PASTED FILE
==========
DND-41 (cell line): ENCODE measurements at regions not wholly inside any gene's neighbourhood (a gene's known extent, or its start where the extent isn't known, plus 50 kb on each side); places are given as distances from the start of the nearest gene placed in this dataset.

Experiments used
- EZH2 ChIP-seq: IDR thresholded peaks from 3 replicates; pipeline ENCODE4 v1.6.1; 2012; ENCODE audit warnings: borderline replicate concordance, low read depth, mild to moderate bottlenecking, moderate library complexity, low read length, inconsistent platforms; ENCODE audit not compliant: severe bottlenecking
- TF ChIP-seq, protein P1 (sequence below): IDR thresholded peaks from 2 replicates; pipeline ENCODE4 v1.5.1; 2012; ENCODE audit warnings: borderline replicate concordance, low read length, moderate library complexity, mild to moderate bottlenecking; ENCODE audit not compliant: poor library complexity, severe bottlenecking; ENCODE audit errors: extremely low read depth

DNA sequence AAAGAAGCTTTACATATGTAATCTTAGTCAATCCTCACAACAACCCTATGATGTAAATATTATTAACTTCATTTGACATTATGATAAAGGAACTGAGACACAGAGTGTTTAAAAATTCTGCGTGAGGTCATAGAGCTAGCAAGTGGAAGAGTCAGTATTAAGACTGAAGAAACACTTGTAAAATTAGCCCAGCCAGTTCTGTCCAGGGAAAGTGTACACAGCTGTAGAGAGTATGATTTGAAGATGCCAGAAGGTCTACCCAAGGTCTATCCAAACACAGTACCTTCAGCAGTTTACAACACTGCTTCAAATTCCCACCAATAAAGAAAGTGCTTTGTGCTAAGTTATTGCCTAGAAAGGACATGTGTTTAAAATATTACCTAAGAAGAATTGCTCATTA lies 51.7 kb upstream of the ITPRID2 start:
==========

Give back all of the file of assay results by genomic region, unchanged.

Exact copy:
DND-41 (cell line): ENCODE measurements at regions not wholly inside any gene's neighbourhood (a gene's known extent, or its start where the extent isn't known, plus 50 kb on each side); places are given as distances from the start of the nearest gene placed in this dataset.

Experiments used
- EZH2 ChIP-seq: IDR thresholded peaks from 3 replicates; pipeline ENCODE4 v1.6.1; 2012; ENCODE audit warnings: borderline replicate concordance, low read depth, mild to moderate bottlenecking, moderate library complexity, low read length, inconsistent platforms; ENCODE audit not compliant: severe bottlenecking
- TF ChIP-seq, protein P1 (sequence below): IDR thresholded peaks from 2 replicates; pipeline ENCODE4 v1.5.1; 2012; ENCODE audit warnings: borderline replicate concordance, low read length, moderate library complexity, mild to moderate bottlenecking; ENCODE audit not compliant: poor library complexity, severe bottlenecking; ENCODE audit errors: extremely low read depth

DNA sequence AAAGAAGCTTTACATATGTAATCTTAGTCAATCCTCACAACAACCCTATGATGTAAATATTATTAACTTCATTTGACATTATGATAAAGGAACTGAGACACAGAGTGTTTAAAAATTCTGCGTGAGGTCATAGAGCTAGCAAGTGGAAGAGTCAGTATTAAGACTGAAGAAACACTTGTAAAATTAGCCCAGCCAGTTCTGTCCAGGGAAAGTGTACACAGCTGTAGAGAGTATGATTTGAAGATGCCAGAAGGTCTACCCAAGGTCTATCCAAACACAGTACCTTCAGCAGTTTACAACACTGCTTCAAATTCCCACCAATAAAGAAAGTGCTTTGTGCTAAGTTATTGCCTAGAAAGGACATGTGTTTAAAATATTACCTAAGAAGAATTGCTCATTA lies 51.7 kb upstream of the ITPRID2 start: